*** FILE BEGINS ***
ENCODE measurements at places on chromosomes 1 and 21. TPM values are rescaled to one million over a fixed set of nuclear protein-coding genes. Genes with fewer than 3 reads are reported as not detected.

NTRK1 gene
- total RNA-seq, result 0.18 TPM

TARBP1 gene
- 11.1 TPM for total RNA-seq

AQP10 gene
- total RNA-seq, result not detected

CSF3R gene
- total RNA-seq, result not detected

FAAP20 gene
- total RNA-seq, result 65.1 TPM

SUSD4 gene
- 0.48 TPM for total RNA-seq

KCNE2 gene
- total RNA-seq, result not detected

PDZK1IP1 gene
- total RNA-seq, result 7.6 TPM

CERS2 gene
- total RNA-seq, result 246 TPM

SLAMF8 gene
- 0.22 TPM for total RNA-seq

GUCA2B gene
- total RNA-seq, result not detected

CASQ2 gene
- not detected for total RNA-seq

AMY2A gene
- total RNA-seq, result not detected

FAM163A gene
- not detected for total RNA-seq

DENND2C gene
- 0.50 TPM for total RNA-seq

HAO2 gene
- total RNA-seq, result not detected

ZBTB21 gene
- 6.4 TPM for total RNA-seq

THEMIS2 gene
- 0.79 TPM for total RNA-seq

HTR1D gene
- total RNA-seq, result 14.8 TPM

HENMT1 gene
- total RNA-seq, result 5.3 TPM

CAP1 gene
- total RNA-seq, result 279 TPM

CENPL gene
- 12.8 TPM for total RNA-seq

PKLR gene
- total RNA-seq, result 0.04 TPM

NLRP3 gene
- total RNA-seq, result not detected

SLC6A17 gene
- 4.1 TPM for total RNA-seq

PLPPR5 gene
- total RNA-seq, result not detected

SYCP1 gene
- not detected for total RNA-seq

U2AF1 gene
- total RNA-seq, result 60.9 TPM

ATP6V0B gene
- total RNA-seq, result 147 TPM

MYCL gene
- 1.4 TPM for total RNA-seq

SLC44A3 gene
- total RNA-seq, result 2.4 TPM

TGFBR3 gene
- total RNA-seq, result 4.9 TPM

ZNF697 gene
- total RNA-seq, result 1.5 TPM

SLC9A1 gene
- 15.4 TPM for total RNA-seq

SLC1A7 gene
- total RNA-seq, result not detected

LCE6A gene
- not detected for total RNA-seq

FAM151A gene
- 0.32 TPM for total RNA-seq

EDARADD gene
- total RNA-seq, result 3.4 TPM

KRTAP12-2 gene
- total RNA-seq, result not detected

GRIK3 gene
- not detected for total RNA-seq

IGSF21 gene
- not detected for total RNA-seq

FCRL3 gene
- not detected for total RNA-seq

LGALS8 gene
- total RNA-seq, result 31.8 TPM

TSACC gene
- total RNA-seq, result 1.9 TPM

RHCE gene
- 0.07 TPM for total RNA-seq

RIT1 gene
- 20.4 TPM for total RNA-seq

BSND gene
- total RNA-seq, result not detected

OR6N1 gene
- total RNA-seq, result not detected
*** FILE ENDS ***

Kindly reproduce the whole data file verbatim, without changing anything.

ENCODE measurements at places on chromosomes 1 and 21. TPM values are rescaled to one million over a fixed set of nuclear protein-coding genes. Genes with fewer than 3 reads are reported as not detected.

NTRK1 gene
- total RNA-seq, result 0.18 TPM

TARBP1 gene
- 11.1 TPM for total RNA-seq

AQP10 gene
- total RNA-seq, result not detected

CSF3R gene
- total RNA-seq, result not detected

FAAP20 gene
- total RNA-seq, result 65.1 TPM

SUSD4 gene
- 0.48 TPM for total RNA-seq

KCNE2 gene
- total RNA-seq, result not detected

PDZK1IP1 gene
- total RNA-seq, result 7.6 TPM

CERS2 gene
- total RNA-seq, result 246 TPM

SLAMF8 gene
- 0.22 TPM for total RNA-seq

GUCA2B gene
- total RNA-seq, result not detected

CASQ2 gene
- not detected for total RNA-seq

AMY2A gene
- total RNA-seq, result not detected

FAM163A gene
- not detected for total RNA-seq

DENND2C gene
- 0.50 TPM for total RNA-seq

HAO2 gene
- total RNA-seq, result not detected

ZBTB21 gene
- 6.4 TPM for total RNA-seq

THEMIS2 gene
- 0.79 TPM for total RNA-seq

HTR1D gene
- total RNA-seq, result 14.8 TPM

HENMT1 gene
- total RNA-seq, result 5.3 TPM

CAP1 gene
- total RNA-seq, result 279 TPM

CENPL gene
- 12.8 TPM for total RNA-seq

PKLR gene
- total RNA-seq, result 0.04 TPM

NLRP3 gene
- total RNA-seq, result not detected

SLC6A17 gene
- 4.1 TPM for total RNA-seq

PLPPR5 gene
- total RNA-seq, result not detected

SYCP1 gene
- not detected for total RNA-seq

U2AF1 gene
- total RNA-seq, result 60.9 TPM

ATP6V0B gene
- total RNA-seq, result 147 TPM

MYCL gene
- 1.4 TPM for total RNA-seq

SLC44A3 gene
- total RNA-seq, result 2.4 TPM

TGFBR3 gene
- total RNA-seq, result 4.9 TPM

ZNF697 gene
- total RNA-seq, result 1.5 TPM

SLC9A1 gene
- 15.4 TPM for total RNA-seq

SLC1A7 gene
- total RNA-seq, result not detected

LCE6A gene
- not detected for total RNA-seq

FAM151A gene
- 0.32 TPM for total RNA-seq

EDARADD gene
- total RNA-seq, result 3.4 TPM

KRTAP12-2 gene
- total RNA-seq, result not detected

GRIK3 gene
- not detected for total RNA-seq

IGSF21 gene
- not detected for total RNA-seq

FCRL3 gene
- not detected for total RNA-seq

LGALS8 gene
- total RNA-seq, result 31.8 TPM

TSACC gene
- total RNA-seq, result 1.9 TPM

RHCE gene
- 0.07 TPM for total RNA-seq

RIT1 gene
- 20.4 TPM for total RNA-seq

BSND gene
- total RNA-seq, result not detected

OR6N1 gene
- total RNA-seq, result not detected